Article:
I have heard bits and pieces of commentary like that.  Starts making me rethink the idea of an engineered virus....or at least that one thing I saw that claimed the Wuhan lab was doing all sorts of gene manipulation just to see what happened.  
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« Reply #22 on: April 28, 2020, 11:37:33 AM »

I don't have a problem with it, but I'm in the very high risk category. The problem is that masks are as much (or more) for protecting other people as they are for protecting the wearer. If someone wants to go out unprotected and catch the coronavirus, that's fine with me. I feel the same about people who ride motorcycles without helmets. But someone not wearing a mask could easily infect me with this bug. If I catch it, I'll more than likely die. So, no ... I don't object to people being told they shouldn't infect others.


Being told we shouldn't infect others is a whole lot different from being told we must all wear masks. It's the difference between mandating that someone disclose they're HIV-positive prior to sexual intercourse, and mandating that everyone use condoms.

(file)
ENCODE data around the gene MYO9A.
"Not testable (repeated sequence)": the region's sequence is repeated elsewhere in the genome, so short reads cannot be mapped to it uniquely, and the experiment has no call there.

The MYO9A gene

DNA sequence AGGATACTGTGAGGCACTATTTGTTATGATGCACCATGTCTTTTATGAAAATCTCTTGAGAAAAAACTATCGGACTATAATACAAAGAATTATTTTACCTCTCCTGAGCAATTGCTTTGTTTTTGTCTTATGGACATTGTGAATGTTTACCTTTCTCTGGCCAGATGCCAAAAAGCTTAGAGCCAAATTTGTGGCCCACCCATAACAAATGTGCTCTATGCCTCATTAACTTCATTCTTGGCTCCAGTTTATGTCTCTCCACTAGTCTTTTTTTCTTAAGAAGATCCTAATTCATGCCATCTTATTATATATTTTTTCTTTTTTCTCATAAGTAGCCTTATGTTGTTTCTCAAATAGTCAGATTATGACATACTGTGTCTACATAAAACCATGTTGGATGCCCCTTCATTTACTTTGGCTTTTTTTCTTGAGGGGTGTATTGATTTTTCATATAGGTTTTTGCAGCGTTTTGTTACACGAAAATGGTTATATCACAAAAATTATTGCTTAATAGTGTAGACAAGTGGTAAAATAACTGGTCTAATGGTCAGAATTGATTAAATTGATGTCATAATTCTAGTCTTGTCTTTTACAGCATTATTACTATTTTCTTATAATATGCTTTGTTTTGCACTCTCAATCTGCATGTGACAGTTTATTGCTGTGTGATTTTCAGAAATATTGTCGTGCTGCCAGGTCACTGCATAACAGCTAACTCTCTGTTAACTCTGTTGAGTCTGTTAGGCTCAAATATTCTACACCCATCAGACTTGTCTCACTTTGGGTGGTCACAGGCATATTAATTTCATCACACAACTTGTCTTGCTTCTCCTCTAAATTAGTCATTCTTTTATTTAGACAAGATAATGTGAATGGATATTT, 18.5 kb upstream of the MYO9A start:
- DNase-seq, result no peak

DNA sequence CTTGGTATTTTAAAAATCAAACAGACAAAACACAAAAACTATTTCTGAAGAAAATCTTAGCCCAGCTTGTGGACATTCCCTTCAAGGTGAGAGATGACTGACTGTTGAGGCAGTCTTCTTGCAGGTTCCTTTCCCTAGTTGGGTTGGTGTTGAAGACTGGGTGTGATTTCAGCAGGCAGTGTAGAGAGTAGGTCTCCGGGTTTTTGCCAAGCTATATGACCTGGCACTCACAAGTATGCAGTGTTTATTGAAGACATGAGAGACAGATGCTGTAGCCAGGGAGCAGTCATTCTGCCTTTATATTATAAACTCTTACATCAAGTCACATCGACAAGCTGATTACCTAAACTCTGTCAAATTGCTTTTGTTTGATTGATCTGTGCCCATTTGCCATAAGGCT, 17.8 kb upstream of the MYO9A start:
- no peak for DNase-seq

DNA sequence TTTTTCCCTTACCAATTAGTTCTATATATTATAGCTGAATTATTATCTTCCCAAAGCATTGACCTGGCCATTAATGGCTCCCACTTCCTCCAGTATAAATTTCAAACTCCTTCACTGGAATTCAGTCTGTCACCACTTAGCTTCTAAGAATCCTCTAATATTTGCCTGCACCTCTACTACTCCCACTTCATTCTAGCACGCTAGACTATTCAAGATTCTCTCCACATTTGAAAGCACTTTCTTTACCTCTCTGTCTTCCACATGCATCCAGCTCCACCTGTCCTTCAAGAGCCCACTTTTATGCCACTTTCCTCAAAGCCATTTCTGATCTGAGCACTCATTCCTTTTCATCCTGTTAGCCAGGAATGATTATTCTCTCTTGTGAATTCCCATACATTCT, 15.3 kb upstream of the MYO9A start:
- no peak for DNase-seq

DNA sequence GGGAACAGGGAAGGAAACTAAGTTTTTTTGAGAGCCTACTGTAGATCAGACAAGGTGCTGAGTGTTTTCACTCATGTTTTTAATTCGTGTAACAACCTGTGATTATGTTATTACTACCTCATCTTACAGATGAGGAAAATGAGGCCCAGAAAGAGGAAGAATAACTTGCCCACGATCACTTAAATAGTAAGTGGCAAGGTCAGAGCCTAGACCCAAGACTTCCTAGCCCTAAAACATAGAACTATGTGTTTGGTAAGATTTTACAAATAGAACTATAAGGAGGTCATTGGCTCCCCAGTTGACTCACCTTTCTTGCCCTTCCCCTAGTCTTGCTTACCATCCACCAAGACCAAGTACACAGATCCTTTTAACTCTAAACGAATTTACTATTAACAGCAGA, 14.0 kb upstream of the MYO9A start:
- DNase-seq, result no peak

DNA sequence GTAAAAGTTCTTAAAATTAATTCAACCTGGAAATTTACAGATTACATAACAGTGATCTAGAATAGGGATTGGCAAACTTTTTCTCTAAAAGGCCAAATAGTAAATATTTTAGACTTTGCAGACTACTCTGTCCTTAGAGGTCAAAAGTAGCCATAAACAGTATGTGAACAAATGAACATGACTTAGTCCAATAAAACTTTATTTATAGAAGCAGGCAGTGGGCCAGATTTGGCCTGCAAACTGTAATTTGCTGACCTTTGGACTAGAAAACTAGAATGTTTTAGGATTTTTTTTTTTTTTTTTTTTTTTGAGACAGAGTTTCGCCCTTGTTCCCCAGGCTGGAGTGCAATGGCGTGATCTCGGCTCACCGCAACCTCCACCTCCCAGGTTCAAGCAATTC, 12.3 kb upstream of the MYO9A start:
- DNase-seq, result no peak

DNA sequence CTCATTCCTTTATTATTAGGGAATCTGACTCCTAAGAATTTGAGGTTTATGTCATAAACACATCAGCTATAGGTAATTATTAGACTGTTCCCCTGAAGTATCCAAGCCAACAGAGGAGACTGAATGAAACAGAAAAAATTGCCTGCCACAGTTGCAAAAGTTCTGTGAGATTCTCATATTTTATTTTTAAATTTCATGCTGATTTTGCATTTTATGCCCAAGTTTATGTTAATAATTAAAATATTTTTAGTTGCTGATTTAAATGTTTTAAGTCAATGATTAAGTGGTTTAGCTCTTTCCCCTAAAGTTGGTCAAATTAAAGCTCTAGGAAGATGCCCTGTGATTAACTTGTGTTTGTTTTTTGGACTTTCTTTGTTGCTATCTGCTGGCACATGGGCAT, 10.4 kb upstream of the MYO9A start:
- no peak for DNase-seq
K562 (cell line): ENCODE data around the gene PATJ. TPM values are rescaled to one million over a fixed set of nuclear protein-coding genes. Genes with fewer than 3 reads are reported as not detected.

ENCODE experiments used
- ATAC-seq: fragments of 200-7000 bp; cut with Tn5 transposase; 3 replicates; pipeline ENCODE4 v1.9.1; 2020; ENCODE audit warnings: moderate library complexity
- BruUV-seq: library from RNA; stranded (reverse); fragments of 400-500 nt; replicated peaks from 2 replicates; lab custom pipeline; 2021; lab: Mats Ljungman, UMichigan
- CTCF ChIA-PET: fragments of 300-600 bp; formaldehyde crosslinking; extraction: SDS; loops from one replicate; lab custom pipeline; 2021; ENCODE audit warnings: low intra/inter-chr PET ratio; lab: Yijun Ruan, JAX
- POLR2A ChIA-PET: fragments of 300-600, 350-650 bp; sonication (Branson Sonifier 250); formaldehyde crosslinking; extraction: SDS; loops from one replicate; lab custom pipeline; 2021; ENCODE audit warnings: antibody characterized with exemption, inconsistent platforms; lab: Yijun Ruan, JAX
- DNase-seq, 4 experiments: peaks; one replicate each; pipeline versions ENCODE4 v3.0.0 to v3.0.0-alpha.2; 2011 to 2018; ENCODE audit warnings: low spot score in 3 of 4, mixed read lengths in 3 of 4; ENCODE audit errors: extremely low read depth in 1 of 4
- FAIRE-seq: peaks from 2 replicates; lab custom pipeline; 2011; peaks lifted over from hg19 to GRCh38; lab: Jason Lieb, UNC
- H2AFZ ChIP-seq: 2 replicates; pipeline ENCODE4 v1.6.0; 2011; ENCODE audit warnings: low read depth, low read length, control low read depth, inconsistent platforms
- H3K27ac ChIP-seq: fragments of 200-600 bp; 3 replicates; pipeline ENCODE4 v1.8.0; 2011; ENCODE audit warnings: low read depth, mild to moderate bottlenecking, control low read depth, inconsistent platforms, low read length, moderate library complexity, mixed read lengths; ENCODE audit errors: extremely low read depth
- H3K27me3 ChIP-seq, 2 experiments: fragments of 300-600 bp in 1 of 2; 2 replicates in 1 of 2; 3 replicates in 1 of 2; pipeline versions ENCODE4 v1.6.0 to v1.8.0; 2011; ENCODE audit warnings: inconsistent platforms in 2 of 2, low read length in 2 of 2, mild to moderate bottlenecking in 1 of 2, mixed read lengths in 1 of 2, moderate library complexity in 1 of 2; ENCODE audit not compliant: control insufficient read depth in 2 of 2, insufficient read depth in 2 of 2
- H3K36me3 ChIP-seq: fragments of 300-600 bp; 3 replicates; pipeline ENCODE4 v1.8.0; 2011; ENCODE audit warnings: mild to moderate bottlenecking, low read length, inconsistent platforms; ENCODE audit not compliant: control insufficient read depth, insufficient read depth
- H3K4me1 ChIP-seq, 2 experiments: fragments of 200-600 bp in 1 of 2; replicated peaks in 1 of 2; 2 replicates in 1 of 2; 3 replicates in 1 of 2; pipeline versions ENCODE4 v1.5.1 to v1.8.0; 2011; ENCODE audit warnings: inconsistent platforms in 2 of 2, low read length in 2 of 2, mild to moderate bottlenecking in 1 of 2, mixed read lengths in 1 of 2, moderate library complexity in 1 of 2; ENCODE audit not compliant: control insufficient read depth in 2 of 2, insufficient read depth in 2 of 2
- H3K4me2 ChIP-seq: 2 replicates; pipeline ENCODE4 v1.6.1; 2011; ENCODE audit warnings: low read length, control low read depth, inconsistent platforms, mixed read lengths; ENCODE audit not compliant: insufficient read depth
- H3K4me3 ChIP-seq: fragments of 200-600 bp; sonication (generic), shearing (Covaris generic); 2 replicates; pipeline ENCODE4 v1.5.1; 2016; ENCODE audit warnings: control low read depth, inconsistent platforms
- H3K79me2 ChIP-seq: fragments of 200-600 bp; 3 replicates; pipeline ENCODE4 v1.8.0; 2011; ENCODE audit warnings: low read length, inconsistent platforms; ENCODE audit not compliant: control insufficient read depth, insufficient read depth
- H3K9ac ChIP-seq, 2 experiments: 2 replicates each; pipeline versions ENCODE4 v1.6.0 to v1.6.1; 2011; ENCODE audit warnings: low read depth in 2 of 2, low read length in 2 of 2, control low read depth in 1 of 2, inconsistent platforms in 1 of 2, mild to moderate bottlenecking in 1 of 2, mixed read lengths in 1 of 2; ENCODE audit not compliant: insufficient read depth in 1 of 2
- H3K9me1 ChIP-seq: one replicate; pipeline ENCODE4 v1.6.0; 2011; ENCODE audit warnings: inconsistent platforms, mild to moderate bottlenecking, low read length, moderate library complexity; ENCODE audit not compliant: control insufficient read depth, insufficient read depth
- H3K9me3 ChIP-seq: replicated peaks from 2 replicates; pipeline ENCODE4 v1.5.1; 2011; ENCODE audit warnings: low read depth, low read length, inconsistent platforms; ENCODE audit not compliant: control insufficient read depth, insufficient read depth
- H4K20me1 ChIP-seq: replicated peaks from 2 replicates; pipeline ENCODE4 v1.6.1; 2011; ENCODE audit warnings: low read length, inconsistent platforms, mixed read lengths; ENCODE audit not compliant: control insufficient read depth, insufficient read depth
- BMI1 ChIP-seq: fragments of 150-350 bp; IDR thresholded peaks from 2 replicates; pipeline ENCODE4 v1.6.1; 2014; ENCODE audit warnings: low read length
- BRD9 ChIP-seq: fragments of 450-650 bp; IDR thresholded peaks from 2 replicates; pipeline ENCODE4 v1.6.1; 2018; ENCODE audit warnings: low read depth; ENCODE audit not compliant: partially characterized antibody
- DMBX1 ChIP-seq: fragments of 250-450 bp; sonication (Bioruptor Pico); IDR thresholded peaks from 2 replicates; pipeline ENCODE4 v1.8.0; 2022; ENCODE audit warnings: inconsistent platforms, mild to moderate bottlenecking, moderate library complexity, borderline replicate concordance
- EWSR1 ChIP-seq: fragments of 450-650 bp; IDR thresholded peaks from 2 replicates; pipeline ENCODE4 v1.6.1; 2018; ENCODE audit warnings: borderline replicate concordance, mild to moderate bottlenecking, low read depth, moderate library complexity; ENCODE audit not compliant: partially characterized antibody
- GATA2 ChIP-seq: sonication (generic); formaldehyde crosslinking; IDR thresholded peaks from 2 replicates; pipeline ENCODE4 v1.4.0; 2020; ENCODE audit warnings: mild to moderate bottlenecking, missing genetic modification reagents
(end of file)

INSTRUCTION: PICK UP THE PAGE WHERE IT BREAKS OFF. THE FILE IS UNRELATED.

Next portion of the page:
Just because I'm standing in front you without a mask doesn't mean I'm infecting you. And if you want me to wear one, you could ask, instead of using government to force me to do it.
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« Reply #23 on: April 28, 2020, 11:45:26 AM »

Mandatory from the government is unacceptable save for some very limited exceptions like maybe hospitals.
or not...
Pence flouts Mayo Clinic policy by not wearing face covering
He is getting pretty good at that elbow thing though.  laugh
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« Reply #24 on: April 28, 2020, 12:10:42 PM »

I have heard bits and pieces of commentary like that.  Starts making me rethink the idea of an engineered virus....or at least that one thing I saw that claimed the Wuhan lab was doing all sorts of gene manipulation just to see what happened.  

I still doubt it is an engineered virus, just from little I know about coronavirus in porcine. Other naturally occurring human pathogens have lead to other complications in humans.

Mumps virus can lead to meningitis, pancreatitis, swelling of the heart, permanent deafness, and infertility.

Rubella (German measles) virus can cause myocarditis, still births/miscarriages.

Measles (and rubella) virus can lead to encephalitis or pneumonia

Scarlet fever is a bacteria human pathogen that had lasting problems (heart, kidneys, arthritis) for a lot of people.